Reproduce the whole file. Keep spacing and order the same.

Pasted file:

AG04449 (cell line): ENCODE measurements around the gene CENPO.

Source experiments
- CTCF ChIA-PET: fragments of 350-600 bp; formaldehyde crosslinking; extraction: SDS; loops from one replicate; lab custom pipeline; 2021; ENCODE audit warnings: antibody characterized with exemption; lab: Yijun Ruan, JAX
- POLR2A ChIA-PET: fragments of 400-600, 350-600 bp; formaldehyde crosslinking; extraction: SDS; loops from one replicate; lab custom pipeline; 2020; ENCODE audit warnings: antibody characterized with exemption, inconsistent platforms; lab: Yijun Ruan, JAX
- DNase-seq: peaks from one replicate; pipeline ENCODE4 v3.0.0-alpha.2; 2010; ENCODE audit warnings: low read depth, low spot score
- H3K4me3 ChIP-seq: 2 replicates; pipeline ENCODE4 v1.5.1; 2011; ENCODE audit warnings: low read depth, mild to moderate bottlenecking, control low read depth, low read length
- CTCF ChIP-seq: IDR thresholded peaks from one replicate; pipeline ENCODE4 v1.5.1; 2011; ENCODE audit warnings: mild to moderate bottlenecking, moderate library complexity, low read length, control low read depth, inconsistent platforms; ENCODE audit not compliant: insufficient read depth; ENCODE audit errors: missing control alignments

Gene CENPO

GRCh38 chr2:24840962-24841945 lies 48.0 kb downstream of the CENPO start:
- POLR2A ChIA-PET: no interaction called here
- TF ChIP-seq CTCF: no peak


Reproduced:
AG04449 (cell line): ENCODE measurements around the gene CENPO.

Source experiments
- CTCF ChIA-PET: fragments of 350-600 bp; formaldehyde crosslinking; extraction: SDS; loops from one replicate; lab custom pipeline; 2021; ENCODE audit warnings: antibody characterized with exemption; lab: Yijun Ruan, JAX
- POLR2A ChIA-PET: fragments of 400-600, 350-600 bp; formaldehyde crosslinking; extraction: SDS; loops from one replicate; lab custom pipeline; 2020; ENCODE audit warnings: antibody characterized with exemption, inconsistent platforms; lab: Yijun Ruan, JAX
- DNase-seq: peaks from one replicate; pipeline ENCODE4 v3.0.0-alpha.2; 2010; ENCODE audit warnings: low read depth, low spot score
- H3K4me3 ChIP-seq: 2 replicates; pipeline ENCODE4 v1.5.1; 2011; ENCODE audit warnings: low read depth, mild to moderate bottlenecking, control low read depth, low read length
- CTCF ChIP-seq: IDR thresholded peaks from one replicate; pipeline ENCODE4 v1.5.1; 2011; ENCODE audit warnings: mild to moderate bottlenecking, moderate library complexity, low read length, control low read depth, inconsistent platforms; ENCODE audit not compliant: insufficient read depth; ENCODE audit errors: missing control alignments

Gene CENPO

GRCh38 chr2:24840962-24841945 lies 48.0 kb downstream of the CENPO start:
- POLR2A ChIA-PET: no interaction called here
- TF ChIP-seq CTCF: no peak